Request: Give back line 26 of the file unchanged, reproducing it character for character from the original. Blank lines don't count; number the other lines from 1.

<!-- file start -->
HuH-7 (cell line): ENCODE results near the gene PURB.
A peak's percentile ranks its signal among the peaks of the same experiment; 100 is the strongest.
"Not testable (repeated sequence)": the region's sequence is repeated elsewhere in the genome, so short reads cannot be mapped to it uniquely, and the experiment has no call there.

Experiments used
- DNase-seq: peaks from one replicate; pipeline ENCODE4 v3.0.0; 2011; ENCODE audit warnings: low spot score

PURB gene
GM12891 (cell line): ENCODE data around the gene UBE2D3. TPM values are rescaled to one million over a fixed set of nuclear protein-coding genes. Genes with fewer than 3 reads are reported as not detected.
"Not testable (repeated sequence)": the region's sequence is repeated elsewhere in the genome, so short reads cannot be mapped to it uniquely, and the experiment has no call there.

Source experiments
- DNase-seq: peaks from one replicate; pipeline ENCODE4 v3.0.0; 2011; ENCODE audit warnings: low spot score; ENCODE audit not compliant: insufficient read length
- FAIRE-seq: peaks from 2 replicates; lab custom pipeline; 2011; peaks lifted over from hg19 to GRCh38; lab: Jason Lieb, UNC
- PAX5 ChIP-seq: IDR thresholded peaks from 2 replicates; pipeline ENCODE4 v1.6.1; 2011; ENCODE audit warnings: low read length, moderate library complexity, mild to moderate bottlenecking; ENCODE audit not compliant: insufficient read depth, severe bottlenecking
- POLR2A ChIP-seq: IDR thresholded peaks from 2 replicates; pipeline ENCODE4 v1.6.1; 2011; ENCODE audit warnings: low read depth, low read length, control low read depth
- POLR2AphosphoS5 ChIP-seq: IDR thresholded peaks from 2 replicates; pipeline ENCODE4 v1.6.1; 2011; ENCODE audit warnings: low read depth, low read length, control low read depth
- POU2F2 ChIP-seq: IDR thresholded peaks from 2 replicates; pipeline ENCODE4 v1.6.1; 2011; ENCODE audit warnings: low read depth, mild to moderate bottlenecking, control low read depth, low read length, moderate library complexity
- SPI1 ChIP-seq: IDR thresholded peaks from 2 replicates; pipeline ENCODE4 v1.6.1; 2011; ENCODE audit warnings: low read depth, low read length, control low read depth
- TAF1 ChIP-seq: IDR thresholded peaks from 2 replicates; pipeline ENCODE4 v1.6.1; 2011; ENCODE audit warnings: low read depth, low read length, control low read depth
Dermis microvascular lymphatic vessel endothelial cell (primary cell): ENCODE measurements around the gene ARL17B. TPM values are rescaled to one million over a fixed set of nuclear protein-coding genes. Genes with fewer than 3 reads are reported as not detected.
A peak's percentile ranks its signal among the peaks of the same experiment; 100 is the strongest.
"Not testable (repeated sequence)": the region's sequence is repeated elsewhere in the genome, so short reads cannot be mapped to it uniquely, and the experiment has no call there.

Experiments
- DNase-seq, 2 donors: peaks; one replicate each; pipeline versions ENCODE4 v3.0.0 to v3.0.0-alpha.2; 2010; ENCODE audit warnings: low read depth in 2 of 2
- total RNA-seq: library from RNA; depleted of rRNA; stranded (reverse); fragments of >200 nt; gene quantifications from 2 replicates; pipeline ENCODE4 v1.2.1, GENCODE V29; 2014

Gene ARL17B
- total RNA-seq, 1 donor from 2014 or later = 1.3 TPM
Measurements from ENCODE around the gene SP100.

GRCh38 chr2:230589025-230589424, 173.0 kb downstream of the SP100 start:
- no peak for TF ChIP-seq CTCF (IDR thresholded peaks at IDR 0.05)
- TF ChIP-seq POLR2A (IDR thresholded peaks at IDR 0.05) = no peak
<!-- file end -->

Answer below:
Measurements from ENCODE around the gene SP100.